Migrating application from Azure Web app to Container Apps

Migration
KNOWIT FINLAND
27.10.2022

Aino Vuorio and Olli Uronen Co-Wrote this blog.
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Authors of this blog, Olli and Aino both switched careers past year and are working at Knowit as Azure Cloud Consultants. Having started in IT career recently, they have been able to participate in variety of projects with multiple customers and aspects of cloud from security to DevOps to serverless solutions. One of these projects is now introduced in this blog post.

Knowit supports innovation and learning in multiple ways. You can spend some of your time learning different topics, doing certifications or even get support for doing studies and projects outside of work. One of these ways is participating in Innovation Zone projects. Innovation Zone is a collaboration hub that provides employees with the opportunity to discover solutions and try new things and technologies.

Moving application from one Azure service to another

The project revolved around a robot manager application, that was running in a multi-container web app in Azure. The need for the project arose from requirements that could not be filled in the current environment. These requirements included network integration, which the Azure web app in its multi-container mode does not. In addition, the continuity of multi-container web app service is uncertain. Our aim was to try and see, whether it would be possible to move the environment to a recently launched Azure Container Apps. There was also a desire to make the application safer by removing public access to its resources.

The project ended up being far from straightforward, and it is safe to say we learned a lot. In order to help others who are possibly struggling with same issues we came across, in this blog we are sharing our experiences and discoveries during the project. The application we were migrating was not ideal fit with Container Apps, because its architecture is not designed to be a microservice nor serverless. However, the scope and aim of this project was to try and see if the application would run in Container Apps without modifying the application itself. All in all, Azure Container App does seem like a promising service for anyone wanting to work on containers with some flexibility without the complexity that comes with Azure Kubernetes Services.

Project setup

Having started working at Knowit less than six months ago, we were excited to participate in our first Innovation Zone project. Throughout the project we were provided with support in the forms of daily meetings, collaborative problem-solving sessions, and senior knowledge. The contribution of the more senior members of the project group was crucial, especially when we ran into dead-ends or could not solve an issue by ourselves.

What are Azure Container Apps and Container App environment?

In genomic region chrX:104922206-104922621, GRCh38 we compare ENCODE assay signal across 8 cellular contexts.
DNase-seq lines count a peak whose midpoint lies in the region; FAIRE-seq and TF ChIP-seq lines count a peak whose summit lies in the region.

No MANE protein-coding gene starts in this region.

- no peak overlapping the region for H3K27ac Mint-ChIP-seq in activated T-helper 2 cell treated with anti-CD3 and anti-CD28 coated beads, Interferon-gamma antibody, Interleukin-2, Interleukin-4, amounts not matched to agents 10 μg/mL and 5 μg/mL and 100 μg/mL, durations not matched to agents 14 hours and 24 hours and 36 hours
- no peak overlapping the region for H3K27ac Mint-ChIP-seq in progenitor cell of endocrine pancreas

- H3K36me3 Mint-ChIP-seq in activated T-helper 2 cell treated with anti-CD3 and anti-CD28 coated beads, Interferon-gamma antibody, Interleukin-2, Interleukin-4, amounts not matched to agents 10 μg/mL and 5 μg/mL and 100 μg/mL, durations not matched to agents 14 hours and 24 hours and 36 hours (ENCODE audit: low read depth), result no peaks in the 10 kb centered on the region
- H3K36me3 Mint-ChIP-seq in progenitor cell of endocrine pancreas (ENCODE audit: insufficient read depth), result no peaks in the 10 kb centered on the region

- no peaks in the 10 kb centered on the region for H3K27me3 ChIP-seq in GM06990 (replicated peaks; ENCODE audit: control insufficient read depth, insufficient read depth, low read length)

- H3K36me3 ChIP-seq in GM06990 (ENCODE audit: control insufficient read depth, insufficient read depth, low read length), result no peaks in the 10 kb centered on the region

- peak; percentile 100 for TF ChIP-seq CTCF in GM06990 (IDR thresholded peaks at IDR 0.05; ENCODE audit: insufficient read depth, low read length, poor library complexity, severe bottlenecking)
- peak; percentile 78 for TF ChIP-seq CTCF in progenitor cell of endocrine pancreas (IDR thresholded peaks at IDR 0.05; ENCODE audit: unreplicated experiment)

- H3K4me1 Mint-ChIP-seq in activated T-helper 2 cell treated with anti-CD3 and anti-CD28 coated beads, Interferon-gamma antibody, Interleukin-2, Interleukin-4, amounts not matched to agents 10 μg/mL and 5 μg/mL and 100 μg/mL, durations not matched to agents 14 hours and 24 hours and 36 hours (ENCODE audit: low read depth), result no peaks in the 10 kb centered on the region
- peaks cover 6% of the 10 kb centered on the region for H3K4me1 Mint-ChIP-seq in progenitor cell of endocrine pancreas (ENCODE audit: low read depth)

Azure Container Apps is the latest serverless platform from Microsoft Azure for running containerized applications and microservices. It requires a Container App environment, that acts as the isolation boundary for all the container apps deployed to it. A single Container Apps environment has one or multiple container apps deployed to it.

Inside the environment all container apps are in the same virtual network that is either automatically created or an existing and manually chosen subnet. Automatically created virtual network cannot be used to deploy service endpoints like PostgreSQL Server and Storage Account, which turned out to be an issue with the project we were working on. Currently changing the virtual network configuration of the Container app environment is not possible. Therefore, creating the Container App environment from the get-go with an existing subnet provides more flexibility when proceeding with future configurations.

Container Apps

Container apps host revision(s). You can have multiple revisions of your container(s) and split traffic between the revisions automatically or give your test users revision specific URL to access the test revision. Inside an environment you may choose to expose container apps publicly, internally only to other container apps inside the environment or not allow any access. The ingress management allows you to adjust which port, only one, different container apps are listening to.

If multiple containers are run in the same container apps revision, they are running in the same “localhost” and can access other containers with simpler URLs. The same happens when docker-compose orchestrated applications are run with Web App or locally with docker-compose. This was also case with the environment the application was currently running in. In the beginning of the project, we played with the idea of just executing a kind of “lift-and-shift” for the application and running the containers in the same revision, but soon enough it became apparent that this was not satisfactory.

It became clear that we wanted leverage the power of Container Apps to the max meaning that we are going to run all containers in their own separate container apps because that provides the best scalability and isolation of services. The FQDN (fully qualified domain name) follows this easy table from Microsoft docs:

Ingress visibility setting FQDN
External <APP_NAME>.<UNIQUE_IDENTIFIER>.<REGION_NAME>.azurecontainerapps.io
Internal <APP_NAME>.internal.<UNIQUE_IDENTIFIER>.<REGION_NAME>.azurecontainerapps.io

Changing the application URLs was not hard but something to consider when moving your application from Web App to Container Apps.

Start-up commands are not as simple as we thought

Before we got any containers running, we ran into provisioning problems. Quickly we identified the issue having to do with the container start-up commands. After a while one of the more experienced developers found a solution that required adding the ‘entrypoint’ command to the start-up command. So instead of providing the normal commands needed for container images like this: